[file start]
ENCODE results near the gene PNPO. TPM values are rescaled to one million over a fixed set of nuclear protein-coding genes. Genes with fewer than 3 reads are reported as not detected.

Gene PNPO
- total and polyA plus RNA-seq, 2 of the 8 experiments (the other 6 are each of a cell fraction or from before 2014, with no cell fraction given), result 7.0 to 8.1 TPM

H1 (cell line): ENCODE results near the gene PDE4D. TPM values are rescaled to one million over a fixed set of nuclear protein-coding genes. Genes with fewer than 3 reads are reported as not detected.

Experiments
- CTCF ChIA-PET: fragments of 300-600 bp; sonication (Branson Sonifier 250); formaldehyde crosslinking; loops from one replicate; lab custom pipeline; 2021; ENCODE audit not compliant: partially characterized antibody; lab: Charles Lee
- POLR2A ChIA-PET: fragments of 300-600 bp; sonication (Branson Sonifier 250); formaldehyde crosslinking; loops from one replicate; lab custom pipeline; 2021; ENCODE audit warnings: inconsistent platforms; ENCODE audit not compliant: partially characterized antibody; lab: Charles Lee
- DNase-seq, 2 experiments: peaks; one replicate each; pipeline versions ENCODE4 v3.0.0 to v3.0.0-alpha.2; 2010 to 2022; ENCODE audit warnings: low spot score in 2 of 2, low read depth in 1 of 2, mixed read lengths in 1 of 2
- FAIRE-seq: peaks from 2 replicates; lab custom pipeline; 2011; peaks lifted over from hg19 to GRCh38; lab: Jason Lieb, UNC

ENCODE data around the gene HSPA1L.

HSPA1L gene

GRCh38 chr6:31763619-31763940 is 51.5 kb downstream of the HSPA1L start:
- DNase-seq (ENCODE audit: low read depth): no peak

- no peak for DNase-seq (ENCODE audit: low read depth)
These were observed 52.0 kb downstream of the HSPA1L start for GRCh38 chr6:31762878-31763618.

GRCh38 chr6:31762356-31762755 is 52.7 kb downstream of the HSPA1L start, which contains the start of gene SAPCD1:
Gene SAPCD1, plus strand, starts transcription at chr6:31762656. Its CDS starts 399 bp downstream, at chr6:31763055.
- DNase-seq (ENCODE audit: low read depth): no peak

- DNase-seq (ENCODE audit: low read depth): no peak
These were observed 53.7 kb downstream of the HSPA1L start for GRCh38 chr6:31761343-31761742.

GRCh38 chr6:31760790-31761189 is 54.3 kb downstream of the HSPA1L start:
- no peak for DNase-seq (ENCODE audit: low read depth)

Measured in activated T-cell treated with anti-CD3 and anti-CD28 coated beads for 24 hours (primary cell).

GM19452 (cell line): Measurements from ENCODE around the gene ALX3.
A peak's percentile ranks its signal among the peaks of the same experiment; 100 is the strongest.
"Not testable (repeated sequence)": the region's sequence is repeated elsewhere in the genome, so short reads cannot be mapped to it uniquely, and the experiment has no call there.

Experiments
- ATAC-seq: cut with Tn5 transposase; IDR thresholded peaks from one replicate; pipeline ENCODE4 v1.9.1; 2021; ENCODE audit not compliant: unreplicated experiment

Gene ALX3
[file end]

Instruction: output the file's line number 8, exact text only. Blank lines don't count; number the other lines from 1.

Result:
- DNase-seq, 2 experiments: peaks; one replicate each; pipeline versions ENCODE4 v3.0.0 to v3.0.0-alpha.2; 2010 to 2022; ENCODE audit warnings: low spot score in 2 of 2, low read depth in 1 of 2, mixed read lengths in 1 of 2